other quarterback had the year Vick had, signing him to a long-term contract
rather than searching for a quarterback of the future would have come under far
more scrutiny. Because it was Michael Vick, a former first-overall pick who was
at one time the most dynamic athlete to ever play the position, because he is occasionally capable of doing special
things on a football field, it was mostly received as the right thing to do.

It was all an illusion. An extra INT here, one spoiled comeback there, and it would've been just another 8-8 season from the Birds featuring middling quarterback play. It never should have come as a surprise when Michael Vick fell back to earth.

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Close to full health, Phillies no longer look like the worst team in baseball

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Close to full health, Phillies no longer look like the worst team in baseball

BOX SCORE

Though they still have the worst record in the majors by 3½ games, the 34-62 Phillies aren't playing like the worst team in baseball right now.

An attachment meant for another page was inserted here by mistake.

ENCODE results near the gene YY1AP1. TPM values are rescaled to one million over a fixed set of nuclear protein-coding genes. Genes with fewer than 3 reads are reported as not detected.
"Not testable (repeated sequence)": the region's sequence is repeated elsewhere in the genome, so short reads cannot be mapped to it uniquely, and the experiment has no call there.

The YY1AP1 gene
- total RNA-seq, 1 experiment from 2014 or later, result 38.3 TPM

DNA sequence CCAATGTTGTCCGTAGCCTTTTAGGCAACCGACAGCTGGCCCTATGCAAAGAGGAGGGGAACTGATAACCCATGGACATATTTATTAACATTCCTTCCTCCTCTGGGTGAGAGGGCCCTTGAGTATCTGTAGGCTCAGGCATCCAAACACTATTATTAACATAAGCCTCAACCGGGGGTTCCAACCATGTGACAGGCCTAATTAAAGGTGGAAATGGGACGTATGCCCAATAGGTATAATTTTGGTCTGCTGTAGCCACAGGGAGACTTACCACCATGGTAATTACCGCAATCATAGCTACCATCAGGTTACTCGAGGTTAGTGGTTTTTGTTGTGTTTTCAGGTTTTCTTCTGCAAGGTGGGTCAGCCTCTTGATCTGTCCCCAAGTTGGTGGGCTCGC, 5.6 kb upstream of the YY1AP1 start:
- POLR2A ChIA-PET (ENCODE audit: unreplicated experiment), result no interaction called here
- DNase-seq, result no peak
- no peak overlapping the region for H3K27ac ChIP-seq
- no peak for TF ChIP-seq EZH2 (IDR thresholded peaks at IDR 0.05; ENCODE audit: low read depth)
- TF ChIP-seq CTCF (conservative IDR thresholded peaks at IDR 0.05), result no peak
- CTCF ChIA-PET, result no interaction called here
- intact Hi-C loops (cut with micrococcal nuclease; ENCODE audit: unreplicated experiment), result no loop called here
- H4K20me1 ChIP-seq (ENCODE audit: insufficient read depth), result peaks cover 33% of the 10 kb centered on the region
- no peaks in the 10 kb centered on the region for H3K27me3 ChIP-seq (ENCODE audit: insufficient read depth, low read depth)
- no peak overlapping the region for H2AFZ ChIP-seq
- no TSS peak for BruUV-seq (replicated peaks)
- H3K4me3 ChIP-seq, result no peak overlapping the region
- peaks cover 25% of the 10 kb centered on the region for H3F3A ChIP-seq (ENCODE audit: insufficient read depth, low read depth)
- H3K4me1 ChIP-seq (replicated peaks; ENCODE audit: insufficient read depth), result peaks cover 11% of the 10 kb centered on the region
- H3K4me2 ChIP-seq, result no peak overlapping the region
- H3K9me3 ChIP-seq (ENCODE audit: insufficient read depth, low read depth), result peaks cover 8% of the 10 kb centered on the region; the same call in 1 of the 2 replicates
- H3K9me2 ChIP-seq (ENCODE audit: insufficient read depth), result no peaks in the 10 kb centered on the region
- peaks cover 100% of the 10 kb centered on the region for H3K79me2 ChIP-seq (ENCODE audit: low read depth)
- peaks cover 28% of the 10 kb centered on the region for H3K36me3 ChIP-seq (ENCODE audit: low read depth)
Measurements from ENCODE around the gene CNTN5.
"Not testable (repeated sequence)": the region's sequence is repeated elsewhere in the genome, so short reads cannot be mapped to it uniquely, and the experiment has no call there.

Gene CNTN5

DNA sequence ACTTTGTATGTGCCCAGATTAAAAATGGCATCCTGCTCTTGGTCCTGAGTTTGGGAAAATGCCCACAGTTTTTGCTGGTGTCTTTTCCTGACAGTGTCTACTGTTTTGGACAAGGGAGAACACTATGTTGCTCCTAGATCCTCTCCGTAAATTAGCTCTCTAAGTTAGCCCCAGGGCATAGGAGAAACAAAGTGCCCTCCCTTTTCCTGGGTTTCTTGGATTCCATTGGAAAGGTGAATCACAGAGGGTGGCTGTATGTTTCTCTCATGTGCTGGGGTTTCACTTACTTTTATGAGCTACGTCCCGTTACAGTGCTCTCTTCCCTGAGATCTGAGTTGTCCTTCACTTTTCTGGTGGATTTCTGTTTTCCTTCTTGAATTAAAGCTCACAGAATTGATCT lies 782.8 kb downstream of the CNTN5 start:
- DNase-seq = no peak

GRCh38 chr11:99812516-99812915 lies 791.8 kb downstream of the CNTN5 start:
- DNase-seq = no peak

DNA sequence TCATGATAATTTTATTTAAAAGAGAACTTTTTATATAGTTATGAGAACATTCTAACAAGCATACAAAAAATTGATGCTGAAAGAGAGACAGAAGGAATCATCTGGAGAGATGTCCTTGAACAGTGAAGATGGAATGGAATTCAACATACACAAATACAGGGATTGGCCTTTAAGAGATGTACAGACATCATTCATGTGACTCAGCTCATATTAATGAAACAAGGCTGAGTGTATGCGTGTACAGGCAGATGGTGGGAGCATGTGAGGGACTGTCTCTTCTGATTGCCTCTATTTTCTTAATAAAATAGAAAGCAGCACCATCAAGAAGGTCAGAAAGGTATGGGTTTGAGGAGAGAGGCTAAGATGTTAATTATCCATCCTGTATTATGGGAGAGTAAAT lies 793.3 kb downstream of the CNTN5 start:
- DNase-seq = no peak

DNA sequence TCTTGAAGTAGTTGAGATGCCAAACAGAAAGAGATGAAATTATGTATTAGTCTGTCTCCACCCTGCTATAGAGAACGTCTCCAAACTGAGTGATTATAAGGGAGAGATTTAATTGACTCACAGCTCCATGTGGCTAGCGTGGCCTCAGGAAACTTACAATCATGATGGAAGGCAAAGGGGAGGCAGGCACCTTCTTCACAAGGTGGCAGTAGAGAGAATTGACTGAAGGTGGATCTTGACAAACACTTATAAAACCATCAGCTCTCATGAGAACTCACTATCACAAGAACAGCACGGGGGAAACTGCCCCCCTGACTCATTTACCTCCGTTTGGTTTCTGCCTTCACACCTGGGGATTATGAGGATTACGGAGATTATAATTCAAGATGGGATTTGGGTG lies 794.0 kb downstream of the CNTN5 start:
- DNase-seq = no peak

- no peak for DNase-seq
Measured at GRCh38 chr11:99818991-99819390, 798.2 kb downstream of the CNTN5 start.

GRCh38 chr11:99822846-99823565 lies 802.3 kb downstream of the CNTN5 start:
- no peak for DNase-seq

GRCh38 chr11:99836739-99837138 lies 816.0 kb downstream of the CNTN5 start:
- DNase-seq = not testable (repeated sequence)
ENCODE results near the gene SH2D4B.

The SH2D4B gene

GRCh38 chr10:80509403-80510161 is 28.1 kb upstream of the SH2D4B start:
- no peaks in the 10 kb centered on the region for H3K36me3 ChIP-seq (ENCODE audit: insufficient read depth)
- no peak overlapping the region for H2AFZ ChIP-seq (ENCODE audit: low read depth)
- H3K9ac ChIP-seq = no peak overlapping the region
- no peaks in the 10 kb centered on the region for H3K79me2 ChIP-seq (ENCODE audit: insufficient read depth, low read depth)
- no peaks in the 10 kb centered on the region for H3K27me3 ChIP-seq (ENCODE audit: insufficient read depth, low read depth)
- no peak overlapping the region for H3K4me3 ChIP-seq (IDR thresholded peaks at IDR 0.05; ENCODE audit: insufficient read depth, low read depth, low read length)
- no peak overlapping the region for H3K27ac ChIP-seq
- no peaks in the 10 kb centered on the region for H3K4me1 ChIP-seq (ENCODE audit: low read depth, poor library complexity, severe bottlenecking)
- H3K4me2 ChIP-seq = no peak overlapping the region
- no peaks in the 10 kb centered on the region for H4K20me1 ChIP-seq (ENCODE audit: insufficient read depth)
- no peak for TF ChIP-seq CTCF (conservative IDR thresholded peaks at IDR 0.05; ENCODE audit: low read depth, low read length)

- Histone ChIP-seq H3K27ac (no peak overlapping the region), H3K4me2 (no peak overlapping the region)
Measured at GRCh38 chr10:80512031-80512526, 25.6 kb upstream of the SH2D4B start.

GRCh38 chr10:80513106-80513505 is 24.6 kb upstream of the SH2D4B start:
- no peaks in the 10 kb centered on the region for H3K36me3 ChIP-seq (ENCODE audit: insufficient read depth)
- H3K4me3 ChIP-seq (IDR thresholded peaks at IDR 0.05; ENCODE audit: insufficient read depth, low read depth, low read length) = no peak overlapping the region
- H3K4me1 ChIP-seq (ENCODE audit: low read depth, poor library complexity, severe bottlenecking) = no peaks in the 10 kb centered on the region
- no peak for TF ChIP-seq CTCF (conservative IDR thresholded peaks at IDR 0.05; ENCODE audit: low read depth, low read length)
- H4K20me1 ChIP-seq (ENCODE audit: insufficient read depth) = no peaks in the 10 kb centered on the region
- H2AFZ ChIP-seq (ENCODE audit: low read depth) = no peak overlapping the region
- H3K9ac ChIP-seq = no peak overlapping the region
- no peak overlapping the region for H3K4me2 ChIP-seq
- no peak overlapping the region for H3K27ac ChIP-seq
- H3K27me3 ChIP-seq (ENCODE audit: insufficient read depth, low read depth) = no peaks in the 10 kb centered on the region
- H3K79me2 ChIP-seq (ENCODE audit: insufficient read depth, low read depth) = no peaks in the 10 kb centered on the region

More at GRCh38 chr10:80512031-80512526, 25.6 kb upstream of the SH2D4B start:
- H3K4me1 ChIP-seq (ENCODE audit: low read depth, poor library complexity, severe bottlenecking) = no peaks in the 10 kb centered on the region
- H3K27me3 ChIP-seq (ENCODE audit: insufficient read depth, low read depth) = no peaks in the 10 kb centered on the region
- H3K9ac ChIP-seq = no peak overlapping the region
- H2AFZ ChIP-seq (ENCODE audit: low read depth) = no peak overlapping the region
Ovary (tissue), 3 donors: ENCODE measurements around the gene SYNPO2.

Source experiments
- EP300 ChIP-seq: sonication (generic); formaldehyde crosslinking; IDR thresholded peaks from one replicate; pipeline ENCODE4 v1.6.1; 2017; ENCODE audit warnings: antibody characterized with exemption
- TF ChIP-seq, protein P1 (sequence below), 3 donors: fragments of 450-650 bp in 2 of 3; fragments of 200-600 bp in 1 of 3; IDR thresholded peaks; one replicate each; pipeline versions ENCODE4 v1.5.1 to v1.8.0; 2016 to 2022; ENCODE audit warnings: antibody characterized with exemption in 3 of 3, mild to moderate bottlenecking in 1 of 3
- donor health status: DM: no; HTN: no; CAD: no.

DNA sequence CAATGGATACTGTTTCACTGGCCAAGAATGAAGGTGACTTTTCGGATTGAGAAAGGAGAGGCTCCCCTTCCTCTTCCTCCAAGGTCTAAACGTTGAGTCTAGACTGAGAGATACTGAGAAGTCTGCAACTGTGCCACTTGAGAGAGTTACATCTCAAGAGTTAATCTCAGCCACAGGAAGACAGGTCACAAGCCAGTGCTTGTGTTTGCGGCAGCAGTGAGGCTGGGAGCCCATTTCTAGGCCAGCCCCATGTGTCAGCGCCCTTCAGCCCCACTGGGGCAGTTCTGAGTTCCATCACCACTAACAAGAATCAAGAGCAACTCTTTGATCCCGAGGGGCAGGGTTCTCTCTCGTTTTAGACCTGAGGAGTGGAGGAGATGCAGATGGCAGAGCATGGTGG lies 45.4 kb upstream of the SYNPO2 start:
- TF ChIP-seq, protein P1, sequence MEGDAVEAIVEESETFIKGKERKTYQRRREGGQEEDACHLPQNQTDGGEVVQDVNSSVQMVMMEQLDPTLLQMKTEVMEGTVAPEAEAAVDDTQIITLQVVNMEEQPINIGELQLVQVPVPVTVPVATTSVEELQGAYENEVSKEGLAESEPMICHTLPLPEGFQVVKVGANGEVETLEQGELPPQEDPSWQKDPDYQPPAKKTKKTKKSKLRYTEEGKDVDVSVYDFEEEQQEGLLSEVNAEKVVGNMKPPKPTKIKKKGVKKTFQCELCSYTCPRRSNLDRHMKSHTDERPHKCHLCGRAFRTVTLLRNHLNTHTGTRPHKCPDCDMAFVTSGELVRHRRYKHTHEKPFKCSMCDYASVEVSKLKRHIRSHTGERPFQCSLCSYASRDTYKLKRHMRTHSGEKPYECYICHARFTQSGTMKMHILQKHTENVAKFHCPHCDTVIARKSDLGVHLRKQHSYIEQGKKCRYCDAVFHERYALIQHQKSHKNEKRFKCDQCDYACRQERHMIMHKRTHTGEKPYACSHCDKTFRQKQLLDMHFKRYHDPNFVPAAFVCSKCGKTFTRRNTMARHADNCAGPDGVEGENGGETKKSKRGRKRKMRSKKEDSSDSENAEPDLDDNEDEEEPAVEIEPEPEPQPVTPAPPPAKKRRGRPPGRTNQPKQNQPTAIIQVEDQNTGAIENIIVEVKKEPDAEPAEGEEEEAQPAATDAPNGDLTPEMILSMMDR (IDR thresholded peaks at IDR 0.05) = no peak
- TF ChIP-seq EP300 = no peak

Not from an offensive standpoint, not from a starting pitching standpoint, not from a bullpen standpoint.

The Phils' offense stayed hot Sunday afternoon in a 6-3 win over the Brewers, their fourth win in five games and sixth in the last 10 (see Instant Replay).

Nick Williams homered again, Howie Kendrick had a very Howie Kendrick-like at-bat with the bases loaded, Jerad Eickhoff spun a quality start and the trio of Pat Neshek, Joaquin Benoit and Luis Garcia sealed the win.

The Phillies have scored at least five runs in seven straight games, which is something none of their recent division-winning teams did in a single season. It's their longest such streak since May 31-June 7, 2005.

Their starting pitchers have allowed three runs or less in six of the last eight games.

And the Phils' bullpen has the lowest ERA in the majors since June 26 at 2.19.